The Appellate Division, First Department, at 27 Madison Ave.
The Appellate Division, First Department, at 27 Madison Ave. (NYLJ/Rick Kopstein)

As attorneys prepare to clash before an appeals court over new rules for the New York City asbestos docket, which includes an option for plaintiffs to assert punitive damages, the court ruled on Tuesday to allow full implementation of the rules while the appeal is pending.

A panel of the Appellate Division, First Department, issued a brief motion order ending a stay on the new case management order for the New York City Asbestos Litigation docket issued in July by fellow First Department Justice Ellen Gesmer.

Gesmer’s stay had spared the provision to reinstate the punitive damages option for plaintiffs, a portion of the new order that has been met with vehement resistance from the defense bar.

Other provisions in the new management order include limiting the joinder of cases for trial to two cases and relaxing hearsay rules to allow the submission of information that would typically be barred by New York’s rules of evidence.

Justices Richard Andrias, Judith Gische, Cynthia Kern, Jeffrey Oing and Anil Singh signed the motion order.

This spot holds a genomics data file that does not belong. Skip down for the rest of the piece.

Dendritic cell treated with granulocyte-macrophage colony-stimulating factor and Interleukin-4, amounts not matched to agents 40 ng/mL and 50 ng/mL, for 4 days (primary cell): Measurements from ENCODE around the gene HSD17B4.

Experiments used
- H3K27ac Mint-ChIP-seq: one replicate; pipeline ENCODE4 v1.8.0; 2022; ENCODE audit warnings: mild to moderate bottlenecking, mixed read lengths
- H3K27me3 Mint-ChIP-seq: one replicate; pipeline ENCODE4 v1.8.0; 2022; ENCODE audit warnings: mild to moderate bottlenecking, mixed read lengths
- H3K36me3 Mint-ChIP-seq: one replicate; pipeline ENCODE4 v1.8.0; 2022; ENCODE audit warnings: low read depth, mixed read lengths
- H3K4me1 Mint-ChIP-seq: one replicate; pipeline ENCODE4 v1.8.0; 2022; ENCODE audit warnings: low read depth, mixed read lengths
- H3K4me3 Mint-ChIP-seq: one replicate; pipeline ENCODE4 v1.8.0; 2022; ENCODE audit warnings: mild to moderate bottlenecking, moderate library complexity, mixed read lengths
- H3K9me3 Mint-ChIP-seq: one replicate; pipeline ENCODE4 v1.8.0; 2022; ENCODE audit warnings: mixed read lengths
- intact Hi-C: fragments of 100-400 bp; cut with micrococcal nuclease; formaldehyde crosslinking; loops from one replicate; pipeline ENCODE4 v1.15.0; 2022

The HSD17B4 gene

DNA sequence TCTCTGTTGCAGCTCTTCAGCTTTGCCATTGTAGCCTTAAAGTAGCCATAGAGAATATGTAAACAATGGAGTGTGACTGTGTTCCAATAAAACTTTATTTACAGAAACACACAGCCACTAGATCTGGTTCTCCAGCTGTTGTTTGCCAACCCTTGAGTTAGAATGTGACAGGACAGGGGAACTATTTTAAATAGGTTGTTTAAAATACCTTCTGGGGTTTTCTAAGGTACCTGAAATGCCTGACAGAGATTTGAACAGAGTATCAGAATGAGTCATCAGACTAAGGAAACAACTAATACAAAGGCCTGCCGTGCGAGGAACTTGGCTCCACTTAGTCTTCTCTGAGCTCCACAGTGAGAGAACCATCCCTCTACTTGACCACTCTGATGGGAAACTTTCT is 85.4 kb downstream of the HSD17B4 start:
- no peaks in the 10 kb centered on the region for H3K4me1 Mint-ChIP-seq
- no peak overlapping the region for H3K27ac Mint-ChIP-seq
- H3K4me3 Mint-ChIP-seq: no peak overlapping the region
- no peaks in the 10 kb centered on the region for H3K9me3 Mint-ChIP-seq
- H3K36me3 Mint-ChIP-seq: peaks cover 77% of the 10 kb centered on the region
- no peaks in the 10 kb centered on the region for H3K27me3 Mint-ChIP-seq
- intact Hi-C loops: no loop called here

While the ultimate fate of the case management order, which had been set to take effect on July 20 before it was met with a legal challenge, will be determined after arguments before a full panel of First Department justices, Seth Dymond, a partner at Belluck & Fox and a member of the asbestos plaintiffs’ bar, said the ruling Tuesday to deny a full stay indicates that the plaintiffs bar may succeed on the merits.

Dymond said oral arguments on the appeal are set for the First Department’s November term.

Attorneys for the asbestos defense bar did not respond to requests for comment.

Punitive damages have been unavailable for plaintiffs since 1996, when then-Manhattan Supreme Court Justice Helen Freedman deferred punitive claims indefinitely.

But in 2014, Manhattan Supreme Court Justice Sherry Klein Heitler found that punitive claims could be sought; the First Department affirmed Heitler, but stayed reintroduction of punitive claims until a new case management order was hammered out.